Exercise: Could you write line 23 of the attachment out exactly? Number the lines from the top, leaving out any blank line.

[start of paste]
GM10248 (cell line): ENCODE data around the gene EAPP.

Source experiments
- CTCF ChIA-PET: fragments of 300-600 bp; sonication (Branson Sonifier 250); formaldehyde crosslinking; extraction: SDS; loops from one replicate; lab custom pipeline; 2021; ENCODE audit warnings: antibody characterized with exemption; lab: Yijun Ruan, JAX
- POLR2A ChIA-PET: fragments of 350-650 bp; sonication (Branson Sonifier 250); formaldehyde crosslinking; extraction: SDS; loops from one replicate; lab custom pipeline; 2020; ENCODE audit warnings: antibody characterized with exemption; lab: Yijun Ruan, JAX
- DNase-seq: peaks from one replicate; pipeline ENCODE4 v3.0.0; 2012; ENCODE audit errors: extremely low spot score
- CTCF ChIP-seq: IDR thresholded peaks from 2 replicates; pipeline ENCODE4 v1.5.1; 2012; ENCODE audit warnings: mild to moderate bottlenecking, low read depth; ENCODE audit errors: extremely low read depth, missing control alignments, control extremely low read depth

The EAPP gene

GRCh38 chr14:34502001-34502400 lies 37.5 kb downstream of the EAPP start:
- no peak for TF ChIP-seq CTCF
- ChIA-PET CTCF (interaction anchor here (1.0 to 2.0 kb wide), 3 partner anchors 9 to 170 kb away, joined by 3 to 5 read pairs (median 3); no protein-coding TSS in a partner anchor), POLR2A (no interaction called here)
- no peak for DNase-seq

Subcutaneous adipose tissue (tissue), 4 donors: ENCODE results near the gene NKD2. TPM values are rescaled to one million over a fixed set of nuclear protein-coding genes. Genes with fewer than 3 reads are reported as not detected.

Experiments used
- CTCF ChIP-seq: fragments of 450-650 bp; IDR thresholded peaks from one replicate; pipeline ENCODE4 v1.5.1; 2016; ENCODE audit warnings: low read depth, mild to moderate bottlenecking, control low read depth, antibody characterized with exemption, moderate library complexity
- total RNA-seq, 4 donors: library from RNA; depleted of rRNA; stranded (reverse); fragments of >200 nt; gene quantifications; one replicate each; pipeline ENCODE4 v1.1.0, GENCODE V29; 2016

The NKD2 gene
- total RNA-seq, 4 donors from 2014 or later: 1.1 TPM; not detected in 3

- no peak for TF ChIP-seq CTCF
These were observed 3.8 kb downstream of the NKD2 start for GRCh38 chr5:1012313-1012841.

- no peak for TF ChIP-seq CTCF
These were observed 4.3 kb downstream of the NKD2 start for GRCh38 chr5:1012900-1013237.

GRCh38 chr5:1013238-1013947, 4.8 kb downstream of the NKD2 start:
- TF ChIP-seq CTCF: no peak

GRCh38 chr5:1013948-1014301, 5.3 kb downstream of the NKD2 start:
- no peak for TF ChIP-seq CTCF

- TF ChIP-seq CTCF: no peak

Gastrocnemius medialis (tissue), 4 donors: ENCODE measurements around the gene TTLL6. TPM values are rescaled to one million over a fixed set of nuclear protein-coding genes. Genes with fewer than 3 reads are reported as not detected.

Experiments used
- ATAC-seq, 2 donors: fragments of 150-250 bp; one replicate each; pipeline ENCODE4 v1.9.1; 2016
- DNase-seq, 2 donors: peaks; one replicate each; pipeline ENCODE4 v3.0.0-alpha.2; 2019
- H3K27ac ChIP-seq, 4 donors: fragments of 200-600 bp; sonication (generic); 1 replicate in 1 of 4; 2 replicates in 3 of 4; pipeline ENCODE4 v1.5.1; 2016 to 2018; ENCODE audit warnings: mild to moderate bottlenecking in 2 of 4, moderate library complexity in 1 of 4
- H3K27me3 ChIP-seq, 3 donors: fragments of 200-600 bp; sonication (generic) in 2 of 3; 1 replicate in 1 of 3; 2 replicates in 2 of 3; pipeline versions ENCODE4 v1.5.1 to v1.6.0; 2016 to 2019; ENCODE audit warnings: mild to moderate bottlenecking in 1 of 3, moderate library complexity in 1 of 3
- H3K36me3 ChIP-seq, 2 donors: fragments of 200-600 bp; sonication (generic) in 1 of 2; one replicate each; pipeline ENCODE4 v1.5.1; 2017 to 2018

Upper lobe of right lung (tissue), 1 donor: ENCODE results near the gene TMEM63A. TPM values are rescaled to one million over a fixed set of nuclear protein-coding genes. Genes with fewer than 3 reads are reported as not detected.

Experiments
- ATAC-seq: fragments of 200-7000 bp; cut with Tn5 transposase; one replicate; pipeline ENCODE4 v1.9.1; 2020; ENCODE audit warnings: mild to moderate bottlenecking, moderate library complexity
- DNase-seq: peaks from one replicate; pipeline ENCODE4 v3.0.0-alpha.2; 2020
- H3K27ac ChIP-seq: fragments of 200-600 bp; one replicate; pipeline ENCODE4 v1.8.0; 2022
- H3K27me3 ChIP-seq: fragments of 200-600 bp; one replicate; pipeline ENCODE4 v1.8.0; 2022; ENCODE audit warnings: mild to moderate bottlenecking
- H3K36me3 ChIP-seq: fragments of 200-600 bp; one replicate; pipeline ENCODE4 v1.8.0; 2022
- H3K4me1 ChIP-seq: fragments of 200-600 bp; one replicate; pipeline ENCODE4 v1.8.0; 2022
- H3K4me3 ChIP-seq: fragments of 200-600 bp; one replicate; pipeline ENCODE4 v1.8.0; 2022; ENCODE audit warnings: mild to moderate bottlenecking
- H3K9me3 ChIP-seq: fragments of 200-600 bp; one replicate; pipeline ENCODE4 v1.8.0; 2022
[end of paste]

- TF ChIP-seq CTCF: no peak